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  • The Inria's Research Teams produce an annual Activity Report presenting their activities and their results of the year. These reports include the team members, the scientific program, the software developed by the team and the new results of the year. The report also describes the grants, contracts and the activities of dissemination and teaching. Finally, the report gives the list of publications of the year.

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Section: New Results

Program Certifications and Formalisation of Mathematics

Participants : Danil Annenkov, Assia Mahboubi, Étienne Miquey.

Certified Compilation of Financial Contracts.

In [11], we present an extension to a certified financial contract management system that allows for templated declarative financial contracts and for integration with financial stochastic models through verified compilation into so-called payoff-expressions. Such expressions readily allow for determining the value of a contract in a given evaluation context, such as contexts created for stochastic simulations. The templating mechanism is useful both at the contract specification level, for writing generic reusable contracts, and for reuse of code that, without the templating mechanism, needs to be recompiled for different evaluation contexts. We report on the effect of using the certified system in the context of a GPGPU-based Monte Carlo simulation engine for pricing various over-the-counter (OTC) financial contracts. The full contract-management system, including the payoff-language compilation, is verified in the Coq proof assistant and certified Haskell code is extracted from our Coq development along with Futhark code for use in a data-parallel pricing engine.

Static interpretation of higher-order modules in Futhark: functional GPU programming in the large.

In [12], we present a higher-order module system for the purely functional data-parallel array language Futhark. The module language has the property that it is completely eliminated at compile time, yet it serves as a powerful tool for organising libraries and complete programs. The presentation includes a static and a dynamic semantics for the language in terms of, respectively, a static type system and a provably terminating elaboration of terms into terms of an underlying target language. The development is formalised in Coq using a novel encoding of semantic objects based on products, sets, and finite maps. The module language features a unified treatment of module type abstraction and core language polymorphism and is rich enough for expressing practical forms of module composition.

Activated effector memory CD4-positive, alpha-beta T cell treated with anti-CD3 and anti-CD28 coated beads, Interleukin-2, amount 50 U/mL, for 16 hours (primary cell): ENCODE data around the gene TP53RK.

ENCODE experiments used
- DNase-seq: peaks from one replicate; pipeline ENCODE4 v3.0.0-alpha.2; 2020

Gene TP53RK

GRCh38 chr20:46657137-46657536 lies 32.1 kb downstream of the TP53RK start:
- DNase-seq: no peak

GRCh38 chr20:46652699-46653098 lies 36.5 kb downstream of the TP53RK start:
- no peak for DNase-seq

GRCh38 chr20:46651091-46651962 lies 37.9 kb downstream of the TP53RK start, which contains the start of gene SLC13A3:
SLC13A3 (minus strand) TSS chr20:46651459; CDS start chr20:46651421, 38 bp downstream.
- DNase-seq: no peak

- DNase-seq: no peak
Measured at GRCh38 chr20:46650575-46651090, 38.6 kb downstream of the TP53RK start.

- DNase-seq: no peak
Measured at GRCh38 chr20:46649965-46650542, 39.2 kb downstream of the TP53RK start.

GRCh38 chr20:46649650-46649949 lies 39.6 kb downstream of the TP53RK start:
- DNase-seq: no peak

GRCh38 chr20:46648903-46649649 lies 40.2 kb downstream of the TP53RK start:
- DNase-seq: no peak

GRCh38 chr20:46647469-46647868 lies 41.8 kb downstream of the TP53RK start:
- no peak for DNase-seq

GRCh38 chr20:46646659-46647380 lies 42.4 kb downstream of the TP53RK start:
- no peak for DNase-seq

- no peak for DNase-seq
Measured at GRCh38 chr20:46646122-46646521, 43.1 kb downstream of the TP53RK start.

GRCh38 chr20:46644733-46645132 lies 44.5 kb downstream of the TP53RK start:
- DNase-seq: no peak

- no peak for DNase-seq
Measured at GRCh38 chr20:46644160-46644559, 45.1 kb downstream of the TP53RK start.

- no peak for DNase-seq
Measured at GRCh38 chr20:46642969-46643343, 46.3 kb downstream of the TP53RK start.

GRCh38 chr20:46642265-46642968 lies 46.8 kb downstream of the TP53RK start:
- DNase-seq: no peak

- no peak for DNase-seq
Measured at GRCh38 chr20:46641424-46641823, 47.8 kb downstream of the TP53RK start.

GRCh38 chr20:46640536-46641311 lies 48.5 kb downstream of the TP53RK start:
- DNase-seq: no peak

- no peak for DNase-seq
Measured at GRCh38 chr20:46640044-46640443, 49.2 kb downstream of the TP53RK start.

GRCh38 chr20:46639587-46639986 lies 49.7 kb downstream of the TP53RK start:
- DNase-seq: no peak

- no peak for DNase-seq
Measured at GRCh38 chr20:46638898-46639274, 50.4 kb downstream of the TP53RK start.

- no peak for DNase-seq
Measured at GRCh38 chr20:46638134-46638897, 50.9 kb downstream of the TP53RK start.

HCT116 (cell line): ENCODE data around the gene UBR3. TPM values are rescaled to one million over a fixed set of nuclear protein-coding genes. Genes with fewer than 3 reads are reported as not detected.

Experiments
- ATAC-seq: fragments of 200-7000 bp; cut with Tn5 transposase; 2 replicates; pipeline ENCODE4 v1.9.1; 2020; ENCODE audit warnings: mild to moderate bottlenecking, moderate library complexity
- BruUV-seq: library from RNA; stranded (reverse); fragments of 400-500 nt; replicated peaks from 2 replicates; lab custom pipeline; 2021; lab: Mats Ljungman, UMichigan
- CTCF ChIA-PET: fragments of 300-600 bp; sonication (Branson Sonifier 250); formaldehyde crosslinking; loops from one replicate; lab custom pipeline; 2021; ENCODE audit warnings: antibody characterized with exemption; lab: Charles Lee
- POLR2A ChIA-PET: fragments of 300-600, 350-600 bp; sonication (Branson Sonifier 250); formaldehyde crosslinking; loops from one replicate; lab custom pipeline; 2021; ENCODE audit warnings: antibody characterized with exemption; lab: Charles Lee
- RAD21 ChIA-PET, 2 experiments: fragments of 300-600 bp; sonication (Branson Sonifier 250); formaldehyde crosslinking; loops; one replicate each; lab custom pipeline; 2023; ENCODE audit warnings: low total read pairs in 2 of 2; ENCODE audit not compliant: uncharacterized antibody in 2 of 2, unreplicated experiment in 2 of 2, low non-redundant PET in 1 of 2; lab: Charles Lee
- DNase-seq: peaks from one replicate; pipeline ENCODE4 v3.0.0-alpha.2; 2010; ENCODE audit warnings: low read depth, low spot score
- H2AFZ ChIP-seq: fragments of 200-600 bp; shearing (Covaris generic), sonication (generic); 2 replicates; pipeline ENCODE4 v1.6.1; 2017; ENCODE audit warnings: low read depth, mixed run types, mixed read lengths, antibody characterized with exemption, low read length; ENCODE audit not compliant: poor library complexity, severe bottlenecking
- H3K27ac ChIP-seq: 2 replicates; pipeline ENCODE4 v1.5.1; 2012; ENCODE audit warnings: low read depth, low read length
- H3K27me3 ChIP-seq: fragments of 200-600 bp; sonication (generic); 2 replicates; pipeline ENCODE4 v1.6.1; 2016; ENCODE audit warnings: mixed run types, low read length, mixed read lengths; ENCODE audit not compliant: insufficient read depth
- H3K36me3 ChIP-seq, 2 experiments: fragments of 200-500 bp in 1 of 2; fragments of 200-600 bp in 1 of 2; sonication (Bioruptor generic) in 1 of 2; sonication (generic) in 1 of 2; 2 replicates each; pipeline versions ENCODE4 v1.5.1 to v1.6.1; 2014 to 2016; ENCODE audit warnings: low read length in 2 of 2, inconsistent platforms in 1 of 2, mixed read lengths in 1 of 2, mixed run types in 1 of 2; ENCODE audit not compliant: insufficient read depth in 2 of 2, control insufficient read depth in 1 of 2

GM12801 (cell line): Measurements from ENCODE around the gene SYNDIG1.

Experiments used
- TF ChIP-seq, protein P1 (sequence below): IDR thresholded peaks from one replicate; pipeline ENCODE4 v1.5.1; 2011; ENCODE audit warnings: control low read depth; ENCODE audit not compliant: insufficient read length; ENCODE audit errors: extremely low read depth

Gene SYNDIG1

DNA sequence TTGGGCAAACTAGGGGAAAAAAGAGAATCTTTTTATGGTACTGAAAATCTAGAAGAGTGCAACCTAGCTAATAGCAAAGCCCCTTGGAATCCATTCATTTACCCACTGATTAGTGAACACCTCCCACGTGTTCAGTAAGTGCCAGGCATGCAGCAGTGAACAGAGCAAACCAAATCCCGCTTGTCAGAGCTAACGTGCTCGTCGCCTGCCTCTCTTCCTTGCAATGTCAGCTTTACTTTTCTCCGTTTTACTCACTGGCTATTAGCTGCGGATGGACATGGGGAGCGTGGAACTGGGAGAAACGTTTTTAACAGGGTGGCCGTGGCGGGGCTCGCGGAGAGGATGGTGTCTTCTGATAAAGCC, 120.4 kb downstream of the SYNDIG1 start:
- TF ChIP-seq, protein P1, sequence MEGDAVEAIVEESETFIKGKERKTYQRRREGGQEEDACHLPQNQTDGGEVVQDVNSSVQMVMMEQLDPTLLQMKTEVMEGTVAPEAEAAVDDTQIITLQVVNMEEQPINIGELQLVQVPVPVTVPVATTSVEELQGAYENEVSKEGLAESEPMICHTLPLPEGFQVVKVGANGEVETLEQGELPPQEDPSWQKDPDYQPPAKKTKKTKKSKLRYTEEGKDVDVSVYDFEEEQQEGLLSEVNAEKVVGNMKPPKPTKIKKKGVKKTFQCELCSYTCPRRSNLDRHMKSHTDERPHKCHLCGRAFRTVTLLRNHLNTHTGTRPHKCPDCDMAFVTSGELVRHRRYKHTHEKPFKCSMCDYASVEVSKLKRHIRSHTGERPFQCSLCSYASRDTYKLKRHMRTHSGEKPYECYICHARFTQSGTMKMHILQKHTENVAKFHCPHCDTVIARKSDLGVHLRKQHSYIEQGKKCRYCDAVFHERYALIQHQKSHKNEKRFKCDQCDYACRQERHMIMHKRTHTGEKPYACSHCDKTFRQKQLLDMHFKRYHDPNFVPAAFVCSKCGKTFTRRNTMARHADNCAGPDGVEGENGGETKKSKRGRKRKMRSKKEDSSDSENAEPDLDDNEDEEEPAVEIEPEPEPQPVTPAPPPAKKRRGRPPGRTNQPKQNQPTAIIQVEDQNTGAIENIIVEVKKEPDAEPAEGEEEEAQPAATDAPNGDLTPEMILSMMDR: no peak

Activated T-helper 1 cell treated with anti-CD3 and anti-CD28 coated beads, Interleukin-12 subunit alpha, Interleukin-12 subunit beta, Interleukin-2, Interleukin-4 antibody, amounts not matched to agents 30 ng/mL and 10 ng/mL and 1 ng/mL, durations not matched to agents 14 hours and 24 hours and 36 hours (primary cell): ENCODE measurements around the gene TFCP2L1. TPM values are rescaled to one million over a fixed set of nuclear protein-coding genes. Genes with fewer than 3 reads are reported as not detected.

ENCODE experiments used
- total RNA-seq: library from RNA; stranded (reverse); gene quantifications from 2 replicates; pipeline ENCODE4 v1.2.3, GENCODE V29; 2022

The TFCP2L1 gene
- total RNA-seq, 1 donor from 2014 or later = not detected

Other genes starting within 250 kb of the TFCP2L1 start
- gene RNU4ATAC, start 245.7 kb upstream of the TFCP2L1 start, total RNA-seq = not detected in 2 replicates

Formalising Implicative Algebras in Coq.

In [15], we present a Coq formalisation of Alexandre Miquel’s implicative algebras, which aim at providing a general algebraic framework for the study of classical realisability models. We first give a self-contained presentation of the underlying implicative structures, which roughly consists of a complete lattice equipped with a binary law representing the implication. We then explain how these structures can beturned into models by adding separators, giving rise to the so-called implicative algebras. Additionally, we show how they generalise Boolean and Heyting algebras as well as the usual algebraic structures used in the analysis of classical realisability.

Formally Verified Approximations of Definite Integrals.

Finding an elementary form for an antiderivative is often a difficult task, so numerical integration has become a common tool when it comes to making sense of a definite integral. Some of the numerical integration methods can even be made rigorous: not only do they compute an approximation of the integral value but they also bound its inaccuracy. Yet numerical integration is still missing from the toolbox when performing formal proofs in analysis. In [5], we present an efficient method for automatically computing and proving bounds on some definite integrals inside the Coq formal system. Our approach is not based on traditional quadrature methods such as Newton-Cotes formulas. Instead, it relies on computing and evaluating antiderivatives of rigorous polynomial approximations, combined with an adaptive domain splitting. Our approach also handles improper integrals, provided that a factor of the integrand belongs to a catalog of identified integrable functions. This work has been integrated to the CoqInterval library.